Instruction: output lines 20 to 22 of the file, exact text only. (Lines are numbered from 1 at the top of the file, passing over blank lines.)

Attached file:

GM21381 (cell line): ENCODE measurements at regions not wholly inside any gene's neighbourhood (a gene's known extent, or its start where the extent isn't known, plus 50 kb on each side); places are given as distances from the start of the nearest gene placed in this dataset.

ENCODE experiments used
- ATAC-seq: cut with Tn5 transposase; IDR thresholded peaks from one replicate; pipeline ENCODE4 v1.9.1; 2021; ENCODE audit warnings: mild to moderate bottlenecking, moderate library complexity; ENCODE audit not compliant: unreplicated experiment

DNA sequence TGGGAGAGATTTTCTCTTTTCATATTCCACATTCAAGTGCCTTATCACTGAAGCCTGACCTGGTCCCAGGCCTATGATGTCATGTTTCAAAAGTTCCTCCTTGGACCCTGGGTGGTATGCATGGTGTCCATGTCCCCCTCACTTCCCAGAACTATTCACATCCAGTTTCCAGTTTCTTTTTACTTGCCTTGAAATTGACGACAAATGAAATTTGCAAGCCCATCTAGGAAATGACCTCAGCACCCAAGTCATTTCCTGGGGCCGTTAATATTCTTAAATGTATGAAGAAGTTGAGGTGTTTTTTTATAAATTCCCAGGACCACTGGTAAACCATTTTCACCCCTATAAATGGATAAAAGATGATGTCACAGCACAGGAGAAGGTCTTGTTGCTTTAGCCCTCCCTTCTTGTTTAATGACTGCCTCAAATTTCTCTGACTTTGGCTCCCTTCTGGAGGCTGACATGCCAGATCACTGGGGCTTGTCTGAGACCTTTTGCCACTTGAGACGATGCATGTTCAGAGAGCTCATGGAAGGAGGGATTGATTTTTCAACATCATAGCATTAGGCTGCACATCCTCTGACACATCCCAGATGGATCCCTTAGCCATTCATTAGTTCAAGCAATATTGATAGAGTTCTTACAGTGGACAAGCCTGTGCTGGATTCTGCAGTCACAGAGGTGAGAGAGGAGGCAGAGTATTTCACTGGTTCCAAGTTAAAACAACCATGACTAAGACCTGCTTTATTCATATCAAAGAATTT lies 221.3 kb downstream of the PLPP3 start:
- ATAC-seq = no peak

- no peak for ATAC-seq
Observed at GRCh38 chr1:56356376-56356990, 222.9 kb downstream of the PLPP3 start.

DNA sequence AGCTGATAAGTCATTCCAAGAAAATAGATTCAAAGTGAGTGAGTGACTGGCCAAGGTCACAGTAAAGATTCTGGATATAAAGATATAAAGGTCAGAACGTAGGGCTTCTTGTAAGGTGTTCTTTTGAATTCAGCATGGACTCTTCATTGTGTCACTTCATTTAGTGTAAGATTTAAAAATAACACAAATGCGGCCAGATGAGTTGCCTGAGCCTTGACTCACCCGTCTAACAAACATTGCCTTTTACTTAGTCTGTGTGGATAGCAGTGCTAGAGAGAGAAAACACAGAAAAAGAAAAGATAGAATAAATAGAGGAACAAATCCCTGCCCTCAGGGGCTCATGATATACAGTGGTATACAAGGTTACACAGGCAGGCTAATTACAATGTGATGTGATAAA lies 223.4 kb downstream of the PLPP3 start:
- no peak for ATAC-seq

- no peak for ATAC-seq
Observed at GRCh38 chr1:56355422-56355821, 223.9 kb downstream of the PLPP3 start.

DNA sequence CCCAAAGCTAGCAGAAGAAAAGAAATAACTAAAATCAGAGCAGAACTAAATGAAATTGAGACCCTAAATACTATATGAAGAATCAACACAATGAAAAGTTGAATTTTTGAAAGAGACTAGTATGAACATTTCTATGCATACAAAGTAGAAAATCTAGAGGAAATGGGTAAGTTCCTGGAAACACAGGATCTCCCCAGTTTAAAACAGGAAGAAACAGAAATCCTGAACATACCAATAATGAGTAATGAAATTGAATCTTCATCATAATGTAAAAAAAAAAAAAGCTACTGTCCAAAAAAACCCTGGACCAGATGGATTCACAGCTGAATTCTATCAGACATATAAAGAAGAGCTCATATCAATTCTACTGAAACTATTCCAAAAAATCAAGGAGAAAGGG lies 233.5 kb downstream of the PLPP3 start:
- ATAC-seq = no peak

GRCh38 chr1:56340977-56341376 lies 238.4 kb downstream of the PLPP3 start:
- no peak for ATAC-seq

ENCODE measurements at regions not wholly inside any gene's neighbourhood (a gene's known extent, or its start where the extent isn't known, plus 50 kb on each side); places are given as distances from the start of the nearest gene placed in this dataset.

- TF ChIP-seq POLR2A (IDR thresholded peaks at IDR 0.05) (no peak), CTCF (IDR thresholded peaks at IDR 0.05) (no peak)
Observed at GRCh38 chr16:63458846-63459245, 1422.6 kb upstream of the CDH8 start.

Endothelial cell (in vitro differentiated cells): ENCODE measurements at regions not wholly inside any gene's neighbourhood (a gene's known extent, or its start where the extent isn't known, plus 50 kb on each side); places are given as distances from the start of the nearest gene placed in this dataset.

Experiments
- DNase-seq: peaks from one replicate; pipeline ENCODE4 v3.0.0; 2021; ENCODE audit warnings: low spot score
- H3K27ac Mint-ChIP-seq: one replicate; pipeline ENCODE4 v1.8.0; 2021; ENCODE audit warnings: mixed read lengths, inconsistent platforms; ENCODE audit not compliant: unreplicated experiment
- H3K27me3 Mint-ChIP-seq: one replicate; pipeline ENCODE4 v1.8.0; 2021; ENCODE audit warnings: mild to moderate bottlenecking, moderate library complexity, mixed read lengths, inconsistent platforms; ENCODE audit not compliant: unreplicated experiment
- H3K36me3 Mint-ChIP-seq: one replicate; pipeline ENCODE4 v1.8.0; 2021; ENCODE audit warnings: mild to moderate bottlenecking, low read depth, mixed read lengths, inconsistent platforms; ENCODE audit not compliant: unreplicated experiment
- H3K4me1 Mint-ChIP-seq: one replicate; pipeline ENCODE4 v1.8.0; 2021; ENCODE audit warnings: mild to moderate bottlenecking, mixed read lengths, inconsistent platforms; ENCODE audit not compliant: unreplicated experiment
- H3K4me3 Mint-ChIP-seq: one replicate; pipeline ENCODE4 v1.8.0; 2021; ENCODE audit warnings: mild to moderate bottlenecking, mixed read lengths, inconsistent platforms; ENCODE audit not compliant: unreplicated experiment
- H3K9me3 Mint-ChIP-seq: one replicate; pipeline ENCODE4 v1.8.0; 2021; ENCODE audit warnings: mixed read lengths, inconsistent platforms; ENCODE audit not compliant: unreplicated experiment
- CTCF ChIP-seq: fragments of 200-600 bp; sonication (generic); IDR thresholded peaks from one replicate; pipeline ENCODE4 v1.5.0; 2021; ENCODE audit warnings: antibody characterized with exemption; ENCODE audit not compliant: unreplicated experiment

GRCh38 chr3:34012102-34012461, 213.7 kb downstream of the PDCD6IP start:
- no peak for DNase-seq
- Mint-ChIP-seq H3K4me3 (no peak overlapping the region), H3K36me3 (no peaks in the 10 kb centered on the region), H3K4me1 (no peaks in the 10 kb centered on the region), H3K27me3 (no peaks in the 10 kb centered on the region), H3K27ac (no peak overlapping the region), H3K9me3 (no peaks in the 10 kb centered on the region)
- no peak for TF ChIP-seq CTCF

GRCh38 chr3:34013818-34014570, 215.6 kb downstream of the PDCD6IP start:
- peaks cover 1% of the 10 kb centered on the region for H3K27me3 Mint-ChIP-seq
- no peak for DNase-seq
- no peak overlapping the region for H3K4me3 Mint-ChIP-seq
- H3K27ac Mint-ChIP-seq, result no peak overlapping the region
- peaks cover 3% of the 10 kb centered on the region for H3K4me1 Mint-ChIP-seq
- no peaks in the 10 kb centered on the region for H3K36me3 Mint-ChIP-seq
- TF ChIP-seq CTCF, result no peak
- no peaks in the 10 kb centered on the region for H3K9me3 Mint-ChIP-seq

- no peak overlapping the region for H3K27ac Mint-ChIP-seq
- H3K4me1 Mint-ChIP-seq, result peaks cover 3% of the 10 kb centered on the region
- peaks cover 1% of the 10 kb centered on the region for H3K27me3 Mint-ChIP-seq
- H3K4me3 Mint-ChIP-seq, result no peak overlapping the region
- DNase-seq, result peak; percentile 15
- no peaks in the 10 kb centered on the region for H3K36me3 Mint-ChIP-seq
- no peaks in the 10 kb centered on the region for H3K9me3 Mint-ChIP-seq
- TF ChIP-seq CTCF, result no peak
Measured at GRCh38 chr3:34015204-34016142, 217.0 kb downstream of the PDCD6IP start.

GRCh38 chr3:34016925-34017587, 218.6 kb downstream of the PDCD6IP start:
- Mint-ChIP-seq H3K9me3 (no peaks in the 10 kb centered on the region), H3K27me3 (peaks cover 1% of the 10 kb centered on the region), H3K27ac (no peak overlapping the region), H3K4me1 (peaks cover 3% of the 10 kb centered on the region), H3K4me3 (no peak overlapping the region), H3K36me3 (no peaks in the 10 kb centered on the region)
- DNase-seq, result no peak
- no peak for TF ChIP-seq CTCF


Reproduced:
Experiments
- DNase-seq: peaks from one replicate; pipeline ENCODE4 v3.0.0; 2021; ENCODE audit warnings: low spot score
- H3K27ac Mint-ChIP-seq: one replicate; pipeline ENCODE4 v1.8.0; 2021; ENCODE audit warnings: mixed read lengths, inconsistent platforms; ENCODE audit not compliant: unreplicated experiment